• Using 3D models (i.e. meshes) as 3D icons. This capability is practically OOTB with Unity, but providing the library of Icons and semantics to define them in the Project.json will take some time.
  • Billboards. I.e. 2D sprites that always face the viewer. Creating Text based Billboards is simple in Unity and will be used in ViRGIS V1 for labelling. Adding texture should not be complicated but has the same problem of library and semantics as b).

Lines remain Lines

A line is a set of points or vertices and, provided all vertices have a Z value, is a simple 3D entity although it should be noted for completeness that the length of the line measured in 3D may not be the same as the length of the line measured in 2D.

The symbology questions are primarily:

  • “Simple” or “Buffered” - i.e. whether the width is defined in VR-World units or in Real-World Units and projected to VR-World units. In Virgis, for V1 and V2, only simple lines will provided since buffered lines have the ability to break the VR illusion.

  • Shape. In the VR-World (more so than the 3D GIS World) every entity needs solid structure for the brain to process it correctly. Lines with zero depth don’t work. Therefore, all lines will be represented by cuboids or right elliptical cylinders.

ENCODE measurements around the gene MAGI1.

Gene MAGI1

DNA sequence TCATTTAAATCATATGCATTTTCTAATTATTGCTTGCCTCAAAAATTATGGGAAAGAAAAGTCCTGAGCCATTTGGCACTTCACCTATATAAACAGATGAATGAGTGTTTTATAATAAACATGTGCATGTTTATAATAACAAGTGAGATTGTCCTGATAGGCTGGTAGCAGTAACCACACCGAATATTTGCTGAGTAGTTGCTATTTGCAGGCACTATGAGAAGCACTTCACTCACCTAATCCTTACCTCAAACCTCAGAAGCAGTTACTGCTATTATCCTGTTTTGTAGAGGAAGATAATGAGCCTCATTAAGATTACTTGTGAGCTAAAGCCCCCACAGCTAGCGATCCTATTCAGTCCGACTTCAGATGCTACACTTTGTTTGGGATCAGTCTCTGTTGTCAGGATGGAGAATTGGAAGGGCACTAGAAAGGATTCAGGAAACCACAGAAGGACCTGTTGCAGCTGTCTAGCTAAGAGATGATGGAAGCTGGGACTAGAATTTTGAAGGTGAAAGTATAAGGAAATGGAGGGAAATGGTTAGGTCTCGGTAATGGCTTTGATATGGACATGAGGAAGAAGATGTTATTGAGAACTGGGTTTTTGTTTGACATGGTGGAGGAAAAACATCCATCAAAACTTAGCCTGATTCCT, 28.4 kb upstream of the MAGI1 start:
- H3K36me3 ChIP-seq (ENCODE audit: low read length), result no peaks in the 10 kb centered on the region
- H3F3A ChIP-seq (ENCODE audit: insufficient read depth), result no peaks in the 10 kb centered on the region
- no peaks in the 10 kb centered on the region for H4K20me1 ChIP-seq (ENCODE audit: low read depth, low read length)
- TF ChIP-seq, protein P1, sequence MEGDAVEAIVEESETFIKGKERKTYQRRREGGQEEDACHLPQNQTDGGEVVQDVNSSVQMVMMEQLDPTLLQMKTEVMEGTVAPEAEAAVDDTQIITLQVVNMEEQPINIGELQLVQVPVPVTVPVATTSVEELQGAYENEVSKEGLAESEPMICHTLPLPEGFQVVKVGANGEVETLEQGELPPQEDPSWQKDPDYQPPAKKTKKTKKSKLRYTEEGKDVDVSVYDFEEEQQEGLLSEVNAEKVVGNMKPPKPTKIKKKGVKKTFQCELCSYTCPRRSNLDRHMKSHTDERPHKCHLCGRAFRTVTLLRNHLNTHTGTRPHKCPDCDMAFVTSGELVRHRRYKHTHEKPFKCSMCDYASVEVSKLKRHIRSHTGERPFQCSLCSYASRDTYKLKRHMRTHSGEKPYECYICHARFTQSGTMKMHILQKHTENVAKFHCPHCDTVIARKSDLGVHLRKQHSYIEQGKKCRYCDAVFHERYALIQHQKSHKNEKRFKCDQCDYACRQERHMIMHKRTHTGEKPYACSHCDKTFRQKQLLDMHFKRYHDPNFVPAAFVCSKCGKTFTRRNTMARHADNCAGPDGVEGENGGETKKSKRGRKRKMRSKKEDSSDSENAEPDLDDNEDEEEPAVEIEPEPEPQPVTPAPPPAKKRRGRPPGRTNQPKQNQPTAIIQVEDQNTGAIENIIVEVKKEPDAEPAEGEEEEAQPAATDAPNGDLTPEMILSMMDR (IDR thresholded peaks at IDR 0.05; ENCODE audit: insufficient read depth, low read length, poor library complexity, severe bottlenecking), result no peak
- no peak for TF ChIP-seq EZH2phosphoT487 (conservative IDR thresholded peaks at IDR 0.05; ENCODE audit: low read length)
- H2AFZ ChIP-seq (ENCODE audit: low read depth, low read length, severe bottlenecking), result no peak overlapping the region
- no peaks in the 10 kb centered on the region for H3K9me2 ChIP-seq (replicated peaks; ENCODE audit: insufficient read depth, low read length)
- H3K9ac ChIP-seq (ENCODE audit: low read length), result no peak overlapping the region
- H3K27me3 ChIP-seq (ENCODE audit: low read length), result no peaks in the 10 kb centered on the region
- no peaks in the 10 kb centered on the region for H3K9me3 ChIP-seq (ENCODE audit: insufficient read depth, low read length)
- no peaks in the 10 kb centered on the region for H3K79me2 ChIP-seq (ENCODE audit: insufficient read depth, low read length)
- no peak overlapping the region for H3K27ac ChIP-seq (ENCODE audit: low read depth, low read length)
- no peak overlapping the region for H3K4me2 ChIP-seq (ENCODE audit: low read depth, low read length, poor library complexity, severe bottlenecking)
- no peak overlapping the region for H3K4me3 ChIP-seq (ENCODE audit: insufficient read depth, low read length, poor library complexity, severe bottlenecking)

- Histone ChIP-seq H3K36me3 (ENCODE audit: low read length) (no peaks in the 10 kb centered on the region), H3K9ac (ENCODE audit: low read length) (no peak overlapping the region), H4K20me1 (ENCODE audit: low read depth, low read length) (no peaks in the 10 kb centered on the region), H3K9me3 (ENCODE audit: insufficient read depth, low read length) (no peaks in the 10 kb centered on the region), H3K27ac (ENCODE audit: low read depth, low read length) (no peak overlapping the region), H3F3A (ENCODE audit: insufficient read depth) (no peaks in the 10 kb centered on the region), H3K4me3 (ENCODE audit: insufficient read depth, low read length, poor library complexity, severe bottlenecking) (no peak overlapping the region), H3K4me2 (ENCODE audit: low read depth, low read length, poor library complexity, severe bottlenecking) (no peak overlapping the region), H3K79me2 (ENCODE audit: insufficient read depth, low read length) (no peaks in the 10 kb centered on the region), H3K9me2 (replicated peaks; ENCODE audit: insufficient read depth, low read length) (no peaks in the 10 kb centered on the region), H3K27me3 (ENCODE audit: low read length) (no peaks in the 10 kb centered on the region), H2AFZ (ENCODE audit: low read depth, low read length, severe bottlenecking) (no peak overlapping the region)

As a note, the line segment is created by elongating the mesh along the z-axis in VR Space. That means the characteristics of the line symbology (i.e. cross section) are set by the X and Y values of the scale vector in VR Space. To keep consistency, the scaling is still written as a 3D transform in z-up format. This means that in the project.json file, the x and z values set the width and depth of the line. The y value should always be 1, since the y-value is created when drawing the line.

Polygons are difficult

As discussed in Tet-Khuan et al and elsewhere, Polygons are not actually 3D shapes and a number of assumptions have to be made:

The assumption in 2D GIS is that a polygon is planar and orthogonal to the view (i.e. that all vertices have the same Z value). It is possible create this polygon in the VR Space either :